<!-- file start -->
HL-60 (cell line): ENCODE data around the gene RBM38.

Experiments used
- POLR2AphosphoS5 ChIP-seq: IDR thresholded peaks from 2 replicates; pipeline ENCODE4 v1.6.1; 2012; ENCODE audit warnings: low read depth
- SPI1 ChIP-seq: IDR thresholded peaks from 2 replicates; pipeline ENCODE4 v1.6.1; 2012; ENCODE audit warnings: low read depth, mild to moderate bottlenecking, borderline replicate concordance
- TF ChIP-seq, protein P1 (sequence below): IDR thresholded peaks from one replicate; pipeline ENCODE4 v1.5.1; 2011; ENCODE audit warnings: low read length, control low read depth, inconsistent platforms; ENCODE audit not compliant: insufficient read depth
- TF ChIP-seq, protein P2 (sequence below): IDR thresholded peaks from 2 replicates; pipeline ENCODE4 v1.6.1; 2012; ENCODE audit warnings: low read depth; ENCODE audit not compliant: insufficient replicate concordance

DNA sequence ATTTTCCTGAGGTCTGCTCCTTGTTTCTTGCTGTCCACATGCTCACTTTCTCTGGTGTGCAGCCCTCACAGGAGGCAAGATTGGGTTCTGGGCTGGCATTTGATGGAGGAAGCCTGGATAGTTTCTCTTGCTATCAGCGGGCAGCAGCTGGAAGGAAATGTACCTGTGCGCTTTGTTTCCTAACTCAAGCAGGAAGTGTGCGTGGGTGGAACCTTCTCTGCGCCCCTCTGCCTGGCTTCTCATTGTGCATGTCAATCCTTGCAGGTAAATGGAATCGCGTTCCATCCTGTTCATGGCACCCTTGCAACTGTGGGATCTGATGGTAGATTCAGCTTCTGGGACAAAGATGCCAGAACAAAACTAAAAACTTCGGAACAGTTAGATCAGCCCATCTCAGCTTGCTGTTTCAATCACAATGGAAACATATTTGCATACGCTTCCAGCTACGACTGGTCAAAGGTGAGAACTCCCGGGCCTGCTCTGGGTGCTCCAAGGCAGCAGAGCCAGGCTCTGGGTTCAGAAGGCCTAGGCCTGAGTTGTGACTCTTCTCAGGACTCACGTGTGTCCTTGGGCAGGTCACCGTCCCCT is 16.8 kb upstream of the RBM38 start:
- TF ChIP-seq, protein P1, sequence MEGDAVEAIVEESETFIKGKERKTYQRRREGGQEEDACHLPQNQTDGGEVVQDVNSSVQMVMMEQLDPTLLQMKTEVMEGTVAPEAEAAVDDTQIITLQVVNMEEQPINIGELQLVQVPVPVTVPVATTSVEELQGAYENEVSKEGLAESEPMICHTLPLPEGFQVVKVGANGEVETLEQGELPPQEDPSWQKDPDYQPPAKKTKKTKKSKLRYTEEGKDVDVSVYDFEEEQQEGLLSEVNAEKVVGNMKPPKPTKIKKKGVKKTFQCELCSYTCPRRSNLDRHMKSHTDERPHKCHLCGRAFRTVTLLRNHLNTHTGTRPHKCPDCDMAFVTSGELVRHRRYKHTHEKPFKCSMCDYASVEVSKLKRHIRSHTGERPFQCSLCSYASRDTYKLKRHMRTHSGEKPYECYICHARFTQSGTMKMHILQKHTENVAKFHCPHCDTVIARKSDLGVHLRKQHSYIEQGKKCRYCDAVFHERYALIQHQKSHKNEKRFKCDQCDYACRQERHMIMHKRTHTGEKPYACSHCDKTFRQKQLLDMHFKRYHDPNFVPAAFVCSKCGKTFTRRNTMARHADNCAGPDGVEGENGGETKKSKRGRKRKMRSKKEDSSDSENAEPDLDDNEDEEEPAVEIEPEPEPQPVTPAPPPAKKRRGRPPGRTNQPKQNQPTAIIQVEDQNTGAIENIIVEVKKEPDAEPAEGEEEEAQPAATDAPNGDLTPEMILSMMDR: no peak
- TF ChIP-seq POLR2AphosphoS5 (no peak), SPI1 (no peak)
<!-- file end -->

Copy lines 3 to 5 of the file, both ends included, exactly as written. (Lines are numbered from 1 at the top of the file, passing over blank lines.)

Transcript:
- POLR2AphosphoS5 ChIP-seq: IDR thresholded peaks from 2 replicates; pipeline ENCODE4 v1.6.1; 2012; ENCODE audit warnings: low read depth
- SPI1 ChIP-seq: IDR thresholded peaks from 2 replicates; pipeline ENCODE4 v1.6.1; 2012; ENCODE audit warnings: low read depth, mild to moderate bottlenecking, borderline replicate concordance
- TF ChIP-seq, protein P1 (sequence below): IDR thresholded peaks from one replicate; pipeline ENCODE4 v1.5.1; 2011; ENCODE audit warnings: low read length, control low read depth, inconsistent platforms; ENCODE audit not compliant: insufficient read depth